Good and bad INGOs

Iqbal Khan

PAKISTAN has asked 18 International Non-government organisations (INGOs) to wind up their operations within 60 days. These entities persistently failed to comply with the working criteria specified in National INGO Policy 2015. All these INGOs have been permitted to reapply for registration after six months. Pakistan doesn’t want to ban the INGOs but wants them to work under their charter and comply with host country’s INGO policy. Pakistan has allowed 81 INGOs (20 from USA, 14 from UK, 11 from Germany etc) to work, it supports the IGOs which are doing a good job; but cannot allow anti-Pakistan INGOs to carry out under cover intelligence and subversive operations.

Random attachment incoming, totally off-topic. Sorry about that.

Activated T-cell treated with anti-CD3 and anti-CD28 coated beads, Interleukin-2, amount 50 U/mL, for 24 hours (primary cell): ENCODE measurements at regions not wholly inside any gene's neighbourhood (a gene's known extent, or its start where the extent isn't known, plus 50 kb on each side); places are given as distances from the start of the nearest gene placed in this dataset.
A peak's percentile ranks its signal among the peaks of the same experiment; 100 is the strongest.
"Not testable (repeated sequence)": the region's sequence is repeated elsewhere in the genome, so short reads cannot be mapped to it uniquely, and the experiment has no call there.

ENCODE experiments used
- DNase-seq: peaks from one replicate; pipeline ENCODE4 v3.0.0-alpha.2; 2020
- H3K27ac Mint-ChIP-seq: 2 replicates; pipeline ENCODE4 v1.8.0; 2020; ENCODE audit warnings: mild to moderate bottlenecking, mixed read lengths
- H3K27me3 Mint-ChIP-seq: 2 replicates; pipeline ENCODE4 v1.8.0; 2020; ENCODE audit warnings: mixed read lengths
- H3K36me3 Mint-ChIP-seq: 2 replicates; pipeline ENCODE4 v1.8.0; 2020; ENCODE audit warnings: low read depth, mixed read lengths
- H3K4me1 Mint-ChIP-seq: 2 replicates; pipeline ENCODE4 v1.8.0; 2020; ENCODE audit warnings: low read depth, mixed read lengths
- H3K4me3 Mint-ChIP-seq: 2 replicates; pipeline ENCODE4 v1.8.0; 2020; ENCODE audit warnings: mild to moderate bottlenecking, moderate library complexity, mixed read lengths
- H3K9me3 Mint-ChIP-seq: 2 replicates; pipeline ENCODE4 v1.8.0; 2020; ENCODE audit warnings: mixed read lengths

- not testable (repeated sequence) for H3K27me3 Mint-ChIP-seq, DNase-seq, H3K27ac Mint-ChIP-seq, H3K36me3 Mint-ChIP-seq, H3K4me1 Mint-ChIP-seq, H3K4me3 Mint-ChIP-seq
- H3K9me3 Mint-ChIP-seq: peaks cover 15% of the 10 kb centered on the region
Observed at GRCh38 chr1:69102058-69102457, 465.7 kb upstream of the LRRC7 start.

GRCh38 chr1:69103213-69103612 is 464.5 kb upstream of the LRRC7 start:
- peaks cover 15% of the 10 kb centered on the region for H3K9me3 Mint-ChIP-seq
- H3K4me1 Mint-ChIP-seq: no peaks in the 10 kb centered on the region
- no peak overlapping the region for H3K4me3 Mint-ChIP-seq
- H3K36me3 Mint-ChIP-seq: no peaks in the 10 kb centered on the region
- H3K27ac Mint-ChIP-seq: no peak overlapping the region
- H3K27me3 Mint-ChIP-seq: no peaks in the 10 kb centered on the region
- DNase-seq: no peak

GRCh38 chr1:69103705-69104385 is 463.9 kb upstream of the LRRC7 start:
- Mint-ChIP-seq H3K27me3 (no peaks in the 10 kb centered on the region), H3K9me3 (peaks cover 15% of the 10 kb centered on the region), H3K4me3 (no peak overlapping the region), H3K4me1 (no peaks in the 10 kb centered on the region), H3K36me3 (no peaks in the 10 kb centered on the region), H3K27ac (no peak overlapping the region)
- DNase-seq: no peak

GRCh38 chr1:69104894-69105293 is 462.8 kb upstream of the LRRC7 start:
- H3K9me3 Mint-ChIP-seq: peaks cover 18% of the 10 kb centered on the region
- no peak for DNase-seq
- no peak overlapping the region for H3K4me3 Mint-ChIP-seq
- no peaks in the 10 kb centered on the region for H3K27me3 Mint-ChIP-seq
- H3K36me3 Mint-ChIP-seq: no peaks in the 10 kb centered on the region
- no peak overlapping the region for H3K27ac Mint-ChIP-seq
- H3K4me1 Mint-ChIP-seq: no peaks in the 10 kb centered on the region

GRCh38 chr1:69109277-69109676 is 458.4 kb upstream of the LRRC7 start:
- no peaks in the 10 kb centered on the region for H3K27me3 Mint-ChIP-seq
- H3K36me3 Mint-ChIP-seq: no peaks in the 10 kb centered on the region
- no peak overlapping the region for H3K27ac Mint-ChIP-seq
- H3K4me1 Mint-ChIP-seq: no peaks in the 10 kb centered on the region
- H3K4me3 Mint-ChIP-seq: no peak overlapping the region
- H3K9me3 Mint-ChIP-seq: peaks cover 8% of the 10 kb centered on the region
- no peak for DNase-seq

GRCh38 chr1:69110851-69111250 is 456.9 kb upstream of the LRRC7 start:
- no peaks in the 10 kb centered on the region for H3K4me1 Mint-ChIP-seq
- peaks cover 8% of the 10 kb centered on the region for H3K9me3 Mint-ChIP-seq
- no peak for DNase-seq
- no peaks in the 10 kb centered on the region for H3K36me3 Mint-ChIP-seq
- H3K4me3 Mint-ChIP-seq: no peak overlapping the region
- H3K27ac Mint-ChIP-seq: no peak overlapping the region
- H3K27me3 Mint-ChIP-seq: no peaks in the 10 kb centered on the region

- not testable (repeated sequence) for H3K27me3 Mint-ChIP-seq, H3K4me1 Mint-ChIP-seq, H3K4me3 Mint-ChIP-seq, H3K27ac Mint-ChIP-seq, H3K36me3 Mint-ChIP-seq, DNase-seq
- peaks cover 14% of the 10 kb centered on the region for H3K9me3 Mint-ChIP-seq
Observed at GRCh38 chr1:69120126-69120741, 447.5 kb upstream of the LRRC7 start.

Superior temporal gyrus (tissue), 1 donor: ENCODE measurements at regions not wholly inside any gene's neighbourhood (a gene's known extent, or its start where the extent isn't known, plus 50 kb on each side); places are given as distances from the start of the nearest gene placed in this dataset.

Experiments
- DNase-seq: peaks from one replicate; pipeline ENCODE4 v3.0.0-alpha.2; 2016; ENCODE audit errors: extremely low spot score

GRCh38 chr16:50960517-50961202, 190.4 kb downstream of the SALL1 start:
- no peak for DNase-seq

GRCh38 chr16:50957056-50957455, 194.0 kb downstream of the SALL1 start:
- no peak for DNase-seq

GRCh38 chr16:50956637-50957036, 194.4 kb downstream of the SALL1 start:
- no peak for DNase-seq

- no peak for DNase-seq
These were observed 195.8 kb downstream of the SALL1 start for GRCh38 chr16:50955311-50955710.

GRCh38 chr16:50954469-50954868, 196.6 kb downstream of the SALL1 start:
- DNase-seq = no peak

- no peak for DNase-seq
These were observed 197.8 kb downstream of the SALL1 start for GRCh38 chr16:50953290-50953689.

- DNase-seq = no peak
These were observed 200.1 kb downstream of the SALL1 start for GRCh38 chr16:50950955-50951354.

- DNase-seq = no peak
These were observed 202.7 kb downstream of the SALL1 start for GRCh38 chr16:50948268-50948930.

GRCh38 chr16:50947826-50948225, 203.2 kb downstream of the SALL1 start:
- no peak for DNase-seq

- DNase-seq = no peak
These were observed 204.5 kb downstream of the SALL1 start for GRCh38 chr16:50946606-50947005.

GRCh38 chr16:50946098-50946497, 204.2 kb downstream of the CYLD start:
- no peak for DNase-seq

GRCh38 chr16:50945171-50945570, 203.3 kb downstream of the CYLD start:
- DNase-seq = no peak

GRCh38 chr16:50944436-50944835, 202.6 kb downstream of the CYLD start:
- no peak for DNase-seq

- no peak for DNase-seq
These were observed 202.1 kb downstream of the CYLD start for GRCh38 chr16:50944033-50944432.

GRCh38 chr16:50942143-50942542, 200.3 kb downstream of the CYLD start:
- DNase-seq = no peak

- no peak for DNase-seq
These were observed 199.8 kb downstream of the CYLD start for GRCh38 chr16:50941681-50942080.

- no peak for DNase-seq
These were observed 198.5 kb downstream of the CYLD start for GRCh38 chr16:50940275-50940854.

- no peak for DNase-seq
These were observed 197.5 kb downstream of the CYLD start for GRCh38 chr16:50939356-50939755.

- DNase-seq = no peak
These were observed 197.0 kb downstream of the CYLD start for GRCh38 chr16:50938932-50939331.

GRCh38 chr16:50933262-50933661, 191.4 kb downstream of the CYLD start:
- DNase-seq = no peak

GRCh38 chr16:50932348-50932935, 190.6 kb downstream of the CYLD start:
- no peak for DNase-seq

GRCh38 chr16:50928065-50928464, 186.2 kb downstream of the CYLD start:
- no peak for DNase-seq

Diplomatic pressures are being put on Pakistan by several countries, including some belonging to European Union (EU), to relax the process of registration of INGOs. Ambassadors to Pakistan of the US, Canada, Australia, Japan, Norway, Switzerland and a few EU countries have recently written a joint letter to the new government, expressing their concern over the strict registration process for INGOs. The foreign ambassadors were of the view that the INGO registration process had further narrowed the operation space for international partners engaged in development cooperation in the country. Funding for each INGO comes with specific agenda, sometimes open and transparent, while sometimes part of agenda is undeclared secretive and mysterious; such INGOs are bought over to work as front shops of hostile countries and intelligence agencies. And some are even active tools of hybrid warfare against host countries. Hence it is essential to keep an eye over these entities. Most of the countries have mechanisms for INGO scrutiny. In this regard, the US led the way by passing the Foreign Agents Registration Act (Fara) in 1938. It requires all those individuals or legal persons which receive money from a foreign entity to register themselves as ‘foreign agents’. Ironically, the US is the main critic of other countries regulating the US and its allies INGOs. A number of INGOs established their foothold in Pakistan in the aftermath of 2005 earthquake and 2010 flash floods. In the absence of a clear policy prior to 2015, some of the INGOs were successful in penetrating various sectors of society and accomplishing undeclared agenda of their donors. It was decided to bring all INGOs under scrutiny resulting in formulation of INGOs Policy – 2015. Law requires that all INGOs qualify a process of registration. All INGOs working in Pakistan were asked to come up to the national criteria and register themselves. Those who complied with and their acts and deeds were found conforming to their declared programme, were promptly registered and permitted to work. Those having gaps in their declared programmes and actual activities were given multiple chances to close the gaps, but instead of doing so, they resorted to obliquely pressuring the government of Pakistan for letting them behave and act as they wished.